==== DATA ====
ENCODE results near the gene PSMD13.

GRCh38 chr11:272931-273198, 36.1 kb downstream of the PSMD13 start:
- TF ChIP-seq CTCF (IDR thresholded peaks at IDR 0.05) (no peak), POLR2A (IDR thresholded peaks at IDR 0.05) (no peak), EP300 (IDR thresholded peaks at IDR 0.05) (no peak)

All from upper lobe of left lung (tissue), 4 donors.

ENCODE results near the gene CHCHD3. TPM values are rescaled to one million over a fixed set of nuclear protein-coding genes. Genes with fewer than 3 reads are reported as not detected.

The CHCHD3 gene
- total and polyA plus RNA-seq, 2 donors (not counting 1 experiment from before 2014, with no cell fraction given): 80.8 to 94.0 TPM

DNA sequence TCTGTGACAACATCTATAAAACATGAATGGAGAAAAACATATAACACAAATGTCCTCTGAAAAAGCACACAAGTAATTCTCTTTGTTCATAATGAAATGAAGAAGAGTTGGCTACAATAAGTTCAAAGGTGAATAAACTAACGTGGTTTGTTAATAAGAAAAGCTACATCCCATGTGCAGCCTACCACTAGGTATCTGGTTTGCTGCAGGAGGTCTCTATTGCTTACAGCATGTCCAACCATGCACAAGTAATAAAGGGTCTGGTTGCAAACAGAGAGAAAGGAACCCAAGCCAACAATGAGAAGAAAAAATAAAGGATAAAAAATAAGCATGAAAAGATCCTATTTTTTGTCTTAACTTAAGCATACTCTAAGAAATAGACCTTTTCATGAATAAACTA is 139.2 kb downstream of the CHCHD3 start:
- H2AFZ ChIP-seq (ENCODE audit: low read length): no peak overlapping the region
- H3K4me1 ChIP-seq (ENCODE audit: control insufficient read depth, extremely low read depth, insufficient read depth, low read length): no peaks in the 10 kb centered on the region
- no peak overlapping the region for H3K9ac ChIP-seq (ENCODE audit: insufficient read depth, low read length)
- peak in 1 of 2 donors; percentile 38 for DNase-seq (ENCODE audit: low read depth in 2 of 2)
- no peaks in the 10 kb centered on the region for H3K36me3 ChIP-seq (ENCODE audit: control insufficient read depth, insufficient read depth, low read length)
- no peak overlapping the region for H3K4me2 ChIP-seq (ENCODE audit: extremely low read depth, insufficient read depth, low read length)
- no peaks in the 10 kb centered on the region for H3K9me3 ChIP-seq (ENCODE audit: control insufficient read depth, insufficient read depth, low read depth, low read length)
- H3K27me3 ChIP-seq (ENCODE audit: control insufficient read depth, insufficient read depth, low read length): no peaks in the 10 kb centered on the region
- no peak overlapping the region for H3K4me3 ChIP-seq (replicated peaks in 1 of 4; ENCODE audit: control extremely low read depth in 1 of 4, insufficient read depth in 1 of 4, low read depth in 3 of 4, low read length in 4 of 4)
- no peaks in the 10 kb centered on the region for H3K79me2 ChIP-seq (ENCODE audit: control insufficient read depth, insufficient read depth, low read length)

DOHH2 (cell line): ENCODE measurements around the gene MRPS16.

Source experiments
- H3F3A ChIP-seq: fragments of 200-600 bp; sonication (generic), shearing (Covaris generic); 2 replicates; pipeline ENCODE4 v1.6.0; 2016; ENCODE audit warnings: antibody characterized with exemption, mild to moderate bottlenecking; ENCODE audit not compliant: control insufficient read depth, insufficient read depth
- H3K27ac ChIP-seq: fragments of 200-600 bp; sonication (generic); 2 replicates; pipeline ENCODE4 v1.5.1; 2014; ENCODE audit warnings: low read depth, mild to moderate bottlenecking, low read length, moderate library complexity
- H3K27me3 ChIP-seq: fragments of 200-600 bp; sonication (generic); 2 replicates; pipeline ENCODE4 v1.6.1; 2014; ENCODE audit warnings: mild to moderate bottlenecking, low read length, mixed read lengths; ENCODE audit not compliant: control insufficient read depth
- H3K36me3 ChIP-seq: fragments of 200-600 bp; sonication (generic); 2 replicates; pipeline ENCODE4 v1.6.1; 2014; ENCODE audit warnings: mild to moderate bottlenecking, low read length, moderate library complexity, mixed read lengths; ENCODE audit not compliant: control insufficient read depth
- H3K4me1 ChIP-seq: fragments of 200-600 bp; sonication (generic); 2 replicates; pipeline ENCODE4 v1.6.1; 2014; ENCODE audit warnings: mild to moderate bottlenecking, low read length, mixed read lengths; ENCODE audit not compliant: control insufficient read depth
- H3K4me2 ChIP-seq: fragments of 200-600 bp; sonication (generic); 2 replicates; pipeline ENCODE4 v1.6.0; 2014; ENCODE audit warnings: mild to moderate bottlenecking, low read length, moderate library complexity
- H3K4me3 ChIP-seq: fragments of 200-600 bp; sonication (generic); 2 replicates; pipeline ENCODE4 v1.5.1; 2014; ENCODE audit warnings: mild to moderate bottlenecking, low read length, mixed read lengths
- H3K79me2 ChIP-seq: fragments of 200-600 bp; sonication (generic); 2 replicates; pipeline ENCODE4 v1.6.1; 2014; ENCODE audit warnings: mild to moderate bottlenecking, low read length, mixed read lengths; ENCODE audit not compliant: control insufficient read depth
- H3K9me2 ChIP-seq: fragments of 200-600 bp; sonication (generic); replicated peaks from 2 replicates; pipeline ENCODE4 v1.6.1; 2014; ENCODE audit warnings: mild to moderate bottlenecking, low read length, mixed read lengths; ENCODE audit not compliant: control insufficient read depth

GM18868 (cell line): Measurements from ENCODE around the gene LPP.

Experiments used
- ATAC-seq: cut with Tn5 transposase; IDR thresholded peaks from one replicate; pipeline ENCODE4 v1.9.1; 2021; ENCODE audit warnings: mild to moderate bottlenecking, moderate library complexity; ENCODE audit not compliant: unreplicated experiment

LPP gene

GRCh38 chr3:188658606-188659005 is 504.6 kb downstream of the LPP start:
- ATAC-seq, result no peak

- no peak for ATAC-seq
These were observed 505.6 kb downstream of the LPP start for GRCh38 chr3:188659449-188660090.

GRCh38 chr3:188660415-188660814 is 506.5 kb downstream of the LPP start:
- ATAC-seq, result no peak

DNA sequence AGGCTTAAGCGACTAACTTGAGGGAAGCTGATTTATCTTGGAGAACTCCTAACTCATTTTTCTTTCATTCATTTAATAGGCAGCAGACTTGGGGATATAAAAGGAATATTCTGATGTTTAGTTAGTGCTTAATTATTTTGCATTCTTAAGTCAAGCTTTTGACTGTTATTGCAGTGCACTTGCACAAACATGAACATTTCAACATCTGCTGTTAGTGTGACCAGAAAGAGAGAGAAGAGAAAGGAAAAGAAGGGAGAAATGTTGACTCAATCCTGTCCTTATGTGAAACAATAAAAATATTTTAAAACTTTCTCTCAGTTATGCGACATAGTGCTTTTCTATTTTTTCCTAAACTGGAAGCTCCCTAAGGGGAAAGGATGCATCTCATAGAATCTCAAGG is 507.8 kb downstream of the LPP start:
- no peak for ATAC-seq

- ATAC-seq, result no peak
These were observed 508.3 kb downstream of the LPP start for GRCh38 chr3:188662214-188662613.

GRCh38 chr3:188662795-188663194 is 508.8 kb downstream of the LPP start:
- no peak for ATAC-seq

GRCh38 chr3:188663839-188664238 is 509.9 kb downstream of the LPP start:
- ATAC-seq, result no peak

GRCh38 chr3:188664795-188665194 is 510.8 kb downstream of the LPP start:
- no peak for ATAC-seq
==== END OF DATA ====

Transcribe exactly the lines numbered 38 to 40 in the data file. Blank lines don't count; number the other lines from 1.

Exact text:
GRCh38 chr3:188660415-188660814 is 506.5 kb downstream of the LPP start:
- ATAC-seq, result no peak

DNA sequence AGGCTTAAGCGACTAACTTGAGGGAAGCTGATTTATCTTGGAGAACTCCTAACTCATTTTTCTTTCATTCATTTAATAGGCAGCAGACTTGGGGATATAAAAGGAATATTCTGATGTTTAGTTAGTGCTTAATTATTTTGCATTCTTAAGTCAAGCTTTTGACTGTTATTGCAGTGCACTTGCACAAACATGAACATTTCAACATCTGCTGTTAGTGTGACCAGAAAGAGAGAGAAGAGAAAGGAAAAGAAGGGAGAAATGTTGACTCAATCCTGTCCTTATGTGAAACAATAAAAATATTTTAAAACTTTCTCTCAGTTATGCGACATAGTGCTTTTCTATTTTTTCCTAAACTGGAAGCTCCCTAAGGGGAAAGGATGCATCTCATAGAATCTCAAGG is 507.8 kb downstream of the LPP start: